If either of the first two are adopted, the second lien is wiped out. If the third option is pursued, the bank buys an extra few months of payments for the second lien. When the payment plan proves unsustainable, the bank can work out a new payment plan with the borrower, and hope for the best. This third tack often proves destructive for both borrowers and the first-lien owners. Tweaking payment plans can exhaust a borrowers’ savings and makes them unable to afford a meaningful loan modification. At the same time, it can generate fees for the servicer that investors ultimately pay for.
Many investors believe that banks are servicing first-lien mortgages for the benefit of second-liens. That’s because the megabank servicers own the second liens, while mortgage security investors own the first liens. This is a conflict-of-interest. A servicer is supposed to maximize the value of the first-lien for the investor. But it's conceivable that servicers--JPMorgan Chase, BofA, Citi, Wells Fargo-- are systematically screwing over both borrowers and investors in order to maximize profits on second-lien mortgages that are, by any reasonable economic analysis, already worthless.
It’s not clear how widespread this problem is. Academics and investors have been harping on it for literally years. But the market’s view about second-lien mortgages couldn’t be clearer. Second-liens trade at 25 cents on the dollar or less in the secondary markets. If a bank wants to sell a second-lien mortgage to another investor, it has to take a loss of at least 75 percent in order to do so. But regulators have allowed banks to account for their second liens at 90 percent or more of their original value.
Not every second-lien features this conflict-of-interest, and borrowers won’t abandon every second-lien. But <a href="http://rortybomb.wordpress.com/2010/03/09/principal-writedowns-and-the-fake-stress-test/">it’s easy to imagine hundreds of billions of dollars in losses on second-liens</a> hitting the four biggest banks (<a href="http://rortybomb.wordpress.com/2010/03/09/principal-writedowns-and-the-fake-stress-test/">see Mike Konczal's analysis from March here</a>). And the more investors learn about shoddy documentation in the foreclosure process, the more legal ammunition they have against servicers.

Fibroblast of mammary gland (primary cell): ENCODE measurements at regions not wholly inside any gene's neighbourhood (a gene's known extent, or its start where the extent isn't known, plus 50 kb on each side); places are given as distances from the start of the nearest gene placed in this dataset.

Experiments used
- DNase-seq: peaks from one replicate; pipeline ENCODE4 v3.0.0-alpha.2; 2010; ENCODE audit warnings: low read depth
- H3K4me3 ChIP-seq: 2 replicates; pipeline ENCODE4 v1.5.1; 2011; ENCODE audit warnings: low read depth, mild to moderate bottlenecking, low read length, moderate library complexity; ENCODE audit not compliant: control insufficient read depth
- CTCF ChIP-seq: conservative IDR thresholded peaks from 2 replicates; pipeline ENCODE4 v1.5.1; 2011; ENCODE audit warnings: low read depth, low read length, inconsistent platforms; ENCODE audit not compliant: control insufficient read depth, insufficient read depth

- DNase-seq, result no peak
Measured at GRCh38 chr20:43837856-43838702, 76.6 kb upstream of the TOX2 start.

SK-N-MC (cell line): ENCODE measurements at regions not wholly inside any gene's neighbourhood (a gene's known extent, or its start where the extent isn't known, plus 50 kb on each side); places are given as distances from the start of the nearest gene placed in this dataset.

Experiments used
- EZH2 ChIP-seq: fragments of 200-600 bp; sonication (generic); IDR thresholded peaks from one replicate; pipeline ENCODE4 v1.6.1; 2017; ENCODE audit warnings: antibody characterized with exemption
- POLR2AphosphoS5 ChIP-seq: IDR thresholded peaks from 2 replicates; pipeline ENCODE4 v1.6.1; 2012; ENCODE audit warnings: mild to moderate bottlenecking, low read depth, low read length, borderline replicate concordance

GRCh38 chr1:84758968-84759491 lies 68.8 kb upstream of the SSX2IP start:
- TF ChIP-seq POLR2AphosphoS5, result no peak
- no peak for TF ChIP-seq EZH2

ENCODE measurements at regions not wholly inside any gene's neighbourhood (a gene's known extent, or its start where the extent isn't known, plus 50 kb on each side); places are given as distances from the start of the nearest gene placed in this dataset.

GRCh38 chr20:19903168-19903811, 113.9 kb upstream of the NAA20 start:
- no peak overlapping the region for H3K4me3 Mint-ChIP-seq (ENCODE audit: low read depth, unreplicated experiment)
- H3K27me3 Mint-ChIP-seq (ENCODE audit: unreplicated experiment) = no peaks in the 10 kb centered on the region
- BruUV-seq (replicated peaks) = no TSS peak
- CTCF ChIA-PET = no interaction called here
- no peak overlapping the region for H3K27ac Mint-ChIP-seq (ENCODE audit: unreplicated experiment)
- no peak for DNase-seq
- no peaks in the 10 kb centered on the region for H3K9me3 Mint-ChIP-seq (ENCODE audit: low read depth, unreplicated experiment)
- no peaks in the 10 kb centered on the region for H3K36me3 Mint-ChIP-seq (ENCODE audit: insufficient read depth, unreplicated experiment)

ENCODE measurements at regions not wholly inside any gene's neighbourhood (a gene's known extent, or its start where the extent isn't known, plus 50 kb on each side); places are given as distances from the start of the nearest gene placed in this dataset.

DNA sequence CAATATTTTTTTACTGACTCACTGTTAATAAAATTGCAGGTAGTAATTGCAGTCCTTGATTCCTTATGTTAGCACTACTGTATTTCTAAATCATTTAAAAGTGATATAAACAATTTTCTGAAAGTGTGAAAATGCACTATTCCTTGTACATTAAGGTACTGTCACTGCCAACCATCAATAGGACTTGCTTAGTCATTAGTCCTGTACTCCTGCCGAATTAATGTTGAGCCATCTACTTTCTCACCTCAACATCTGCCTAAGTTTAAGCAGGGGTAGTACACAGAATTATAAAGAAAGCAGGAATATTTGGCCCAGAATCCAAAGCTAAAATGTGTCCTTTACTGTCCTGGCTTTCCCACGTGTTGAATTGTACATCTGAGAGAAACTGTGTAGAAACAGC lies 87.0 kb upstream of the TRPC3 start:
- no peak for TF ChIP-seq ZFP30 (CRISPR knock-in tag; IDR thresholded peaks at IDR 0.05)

This, ultimately, is the most significant aspect of the letter investors wrote to Countrywide this week. Investors are pressuring Countrywide—a mortgage servicer owned by Bank of America—to push losses from about $16.5 billion worth of mortgages back onto the bank that securitized those mortgages. In this case, the bank that securitized the loans was another division of Countrywide, so the bank isn’t going to comply with the letter, since it means eating losses itself, and the situation is almost certainly headed for lawsuit territory (see Andrew Leonard’s explanation of the case here).
But that letter indicates that investors are organizing to go after improper mortgage servicing itself, not just fraudulent loan and security sales. That means investors are trying to sack banks with second-lien losses—and second-lien losses could easily dwarf the other losses that analysts have focused on so far.